Accounting for do-overs, we settled on the following chart to compare Denver’s proposal of a fourth-and-15 with the historical onside kick recovery rate of 13.2%.

nfo-059-lopez-converstion-rate-charts-rl

 

Kicking teams historically recovered onside kicks between 15% and 20% of the time in a given season. In 2018, in part to changes on the kickoff play, that number dropped below 10%.

 

 

First off, let me add I'm not crazy about this idea, but I can maybe see where they are going with this.  The biggest thing I don't like is starting at the 25.  An incomplete pass almost guarantees the other team at least 3pts because it pretty much puts them right at the field goal range of most kickers.

 

With the recent changes to onside kicks, it's harder than the "historical" average to recover one these days so I understand the search for a for viable option while considering the CTE fears.

 

If it's going to be a possibility, I'd say keep it at the 35 yard line.  But still, this is going to be very bias to the better offenses in the league.  A KC will do this much more often than say the Redskins, who don't simply have the firepower and will be the ones who need to do it.  Kicks made it a more level playing field.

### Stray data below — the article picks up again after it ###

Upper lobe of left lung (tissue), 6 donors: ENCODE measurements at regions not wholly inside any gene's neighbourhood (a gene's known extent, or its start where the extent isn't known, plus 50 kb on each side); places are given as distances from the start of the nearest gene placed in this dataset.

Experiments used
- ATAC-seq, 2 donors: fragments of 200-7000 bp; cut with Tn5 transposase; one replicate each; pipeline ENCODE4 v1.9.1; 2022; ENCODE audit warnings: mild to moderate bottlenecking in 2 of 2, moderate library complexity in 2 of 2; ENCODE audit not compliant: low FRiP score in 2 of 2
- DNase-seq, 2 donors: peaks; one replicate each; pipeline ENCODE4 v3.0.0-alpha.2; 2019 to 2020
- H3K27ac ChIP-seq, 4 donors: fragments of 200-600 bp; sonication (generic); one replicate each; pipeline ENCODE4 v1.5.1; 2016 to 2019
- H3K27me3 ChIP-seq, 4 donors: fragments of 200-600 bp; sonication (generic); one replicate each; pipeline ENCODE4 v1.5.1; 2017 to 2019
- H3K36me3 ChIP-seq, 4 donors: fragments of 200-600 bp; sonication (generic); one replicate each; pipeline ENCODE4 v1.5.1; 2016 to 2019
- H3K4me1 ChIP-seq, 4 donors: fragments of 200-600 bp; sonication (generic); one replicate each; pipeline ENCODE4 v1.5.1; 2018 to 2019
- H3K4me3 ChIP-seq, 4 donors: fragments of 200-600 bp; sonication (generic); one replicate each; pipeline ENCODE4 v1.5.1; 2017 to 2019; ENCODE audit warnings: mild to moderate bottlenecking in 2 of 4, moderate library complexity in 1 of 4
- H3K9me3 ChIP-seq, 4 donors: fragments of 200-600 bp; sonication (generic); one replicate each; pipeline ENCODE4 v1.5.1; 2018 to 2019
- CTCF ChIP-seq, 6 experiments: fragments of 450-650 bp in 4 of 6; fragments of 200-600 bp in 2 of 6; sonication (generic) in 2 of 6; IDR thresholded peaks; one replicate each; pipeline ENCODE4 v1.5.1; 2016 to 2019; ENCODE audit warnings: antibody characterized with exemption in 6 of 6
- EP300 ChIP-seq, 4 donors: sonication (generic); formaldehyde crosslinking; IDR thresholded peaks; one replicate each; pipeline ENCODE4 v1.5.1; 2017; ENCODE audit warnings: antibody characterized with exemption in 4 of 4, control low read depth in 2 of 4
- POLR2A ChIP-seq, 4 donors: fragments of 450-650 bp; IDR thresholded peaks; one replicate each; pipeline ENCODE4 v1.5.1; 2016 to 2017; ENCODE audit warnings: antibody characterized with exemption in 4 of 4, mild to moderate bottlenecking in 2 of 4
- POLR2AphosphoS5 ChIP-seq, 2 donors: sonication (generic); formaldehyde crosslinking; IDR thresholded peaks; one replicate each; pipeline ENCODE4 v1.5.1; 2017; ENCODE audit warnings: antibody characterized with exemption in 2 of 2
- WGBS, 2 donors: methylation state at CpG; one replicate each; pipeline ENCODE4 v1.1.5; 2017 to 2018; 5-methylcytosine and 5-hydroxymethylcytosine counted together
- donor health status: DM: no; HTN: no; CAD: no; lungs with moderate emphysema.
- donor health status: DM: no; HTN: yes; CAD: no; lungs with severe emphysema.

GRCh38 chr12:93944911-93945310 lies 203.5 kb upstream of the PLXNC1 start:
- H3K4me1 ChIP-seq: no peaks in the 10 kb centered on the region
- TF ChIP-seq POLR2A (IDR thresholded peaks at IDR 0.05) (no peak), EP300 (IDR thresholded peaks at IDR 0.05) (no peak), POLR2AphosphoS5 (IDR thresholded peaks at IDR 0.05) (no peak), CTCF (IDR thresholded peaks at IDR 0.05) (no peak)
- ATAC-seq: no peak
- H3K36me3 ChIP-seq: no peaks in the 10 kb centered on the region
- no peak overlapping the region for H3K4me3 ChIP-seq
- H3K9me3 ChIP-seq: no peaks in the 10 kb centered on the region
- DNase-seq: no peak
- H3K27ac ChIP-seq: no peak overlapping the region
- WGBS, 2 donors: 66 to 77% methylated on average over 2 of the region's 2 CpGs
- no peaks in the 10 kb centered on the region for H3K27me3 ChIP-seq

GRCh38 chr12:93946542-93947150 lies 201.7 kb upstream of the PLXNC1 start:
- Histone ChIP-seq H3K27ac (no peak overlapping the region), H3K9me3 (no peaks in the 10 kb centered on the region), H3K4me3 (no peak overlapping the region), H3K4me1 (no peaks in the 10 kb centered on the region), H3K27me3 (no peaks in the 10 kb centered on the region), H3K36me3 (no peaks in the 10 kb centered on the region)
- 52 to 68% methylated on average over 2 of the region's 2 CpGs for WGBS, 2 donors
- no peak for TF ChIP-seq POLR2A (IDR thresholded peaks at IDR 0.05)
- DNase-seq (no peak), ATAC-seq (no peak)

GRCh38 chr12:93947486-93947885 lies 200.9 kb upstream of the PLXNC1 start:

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11 hours ago, LB48 said:

League Owners will consider this rule change in their upcoming Virtual Meeting.

 

Teams could still onside kick, but if this proposal was adopted, they also would have the opportunity to convert a 4th-and-15 scenario at their own 25-yard line to retain possession.  Teams could use the 4th-and-15 attempt only twice per game.